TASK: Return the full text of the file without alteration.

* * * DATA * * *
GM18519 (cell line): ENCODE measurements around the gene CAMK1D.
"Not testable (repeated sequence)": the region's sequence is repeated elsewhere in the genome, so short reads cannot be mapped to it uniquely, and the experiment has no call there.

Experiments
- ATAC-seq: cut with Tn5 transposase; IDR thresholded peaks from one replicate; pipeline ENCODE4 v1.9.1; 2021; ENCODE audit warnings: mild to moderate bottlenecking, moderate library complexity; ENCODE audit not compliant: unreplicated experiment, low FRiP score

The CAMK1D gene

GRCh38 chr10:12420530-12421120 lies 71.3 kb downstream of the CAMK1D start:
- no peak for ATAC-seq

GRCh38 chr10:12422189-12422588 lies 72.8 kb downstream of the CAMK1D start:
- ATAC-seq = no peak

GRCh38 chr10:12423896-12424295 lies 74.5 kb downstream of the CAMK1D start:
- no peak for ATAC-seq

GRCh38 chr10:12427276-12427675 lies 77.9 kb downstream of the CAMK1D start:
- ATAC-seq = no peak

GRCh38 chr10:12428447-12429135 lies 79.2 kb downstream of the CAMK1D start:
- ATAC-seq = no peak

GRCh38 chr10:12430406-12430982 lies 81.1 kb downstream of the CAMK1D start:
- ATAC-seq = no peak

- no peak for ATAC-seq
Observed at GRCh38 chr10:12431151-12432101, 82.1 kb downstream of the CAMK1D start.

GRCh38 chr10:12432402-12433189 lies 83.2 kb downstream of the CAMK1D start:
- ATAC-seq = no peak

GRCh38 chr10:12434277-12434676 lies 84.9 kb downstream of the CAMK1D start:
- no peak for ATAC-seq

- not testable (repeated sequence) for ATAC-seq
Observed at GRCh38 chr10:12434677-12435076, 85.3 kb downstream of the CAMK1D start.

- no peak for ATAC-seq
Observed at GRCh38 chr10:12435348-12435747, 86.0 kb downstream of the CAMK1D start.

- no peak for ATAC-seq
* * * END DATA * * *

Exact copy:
GM18519 (cell line): ENCODE measurements around the gene CAMK1D.
"Not testable (repeated sequence)": the region's sequence is repeated elsewhere in the genome, so short reads cannot be mapped to it uniquely, and the experiment has no call there.

Experiments
- ATAC-seq: cut with Tn5 transposase; IDR thresholded peaks from one replicate; pipeline ENCODE4 v1.9.1; 2021; ENCODE audit warnings: mild to moderate bottlenecking, moderate library complexity; ENCODE audit not compliant: unreplicated experiment, low FRiP score

The CAMK1D gene

GRCh38 chr10:12420530-12421120 lies 71.3 kb downstream of the CAMK1D start:
- no peak for ATAC-seq

GRCh38 chr10:12422189-12422588 lies 72.8 kb downstream of the CAMK1D start:
- ATAC-seq = no peak

GRCh38 chr10:12423896-12424295 lies 74.5 kb downstream of the CAMK1D start:
- no peak for ATAC-seq

GRCh38 chr10:12427276-12427675 lies 77.9 kb downstream of the CAMK1D start:
- ATAC-seq = no peak

GRCh38 chr10:12428447-12429135 lies 79.2 kb downstream of the CAMK1D start:
- ATAC-seq = no peak

GRCh38 chr10:12430406-12430982 lies 81.1 kb downstream of the CAMK1D start:
- ATAC-seq = no peak

- no peak for ATAC-seq
Observed at GRCh38 chr10:12431151-12432101, 82.1 kb downstream of the CAMK1D start.

GRCh38 chr10:12432402-12433189 lies 83.2 kb downstream of the CAMK1D start:
- ATAC-seq = no peak

GRCh38 chr10:12434277-12434676 lies 84.9 kb downstream of the CAMK1D start:
- no peak for ATAC-seq

- not testable (repeated sequence) for ATAC-seq
Observed at GRCh38 chr10:12434677-12435076, 85.3 kb downstream of the CAMK1D start.

- no peak for ATAC-seq
Observed at GRCh38 chr10:12435348-12435747, 86.0 kb downstream of the CAMK1D start.

- no peak for ATAC-seq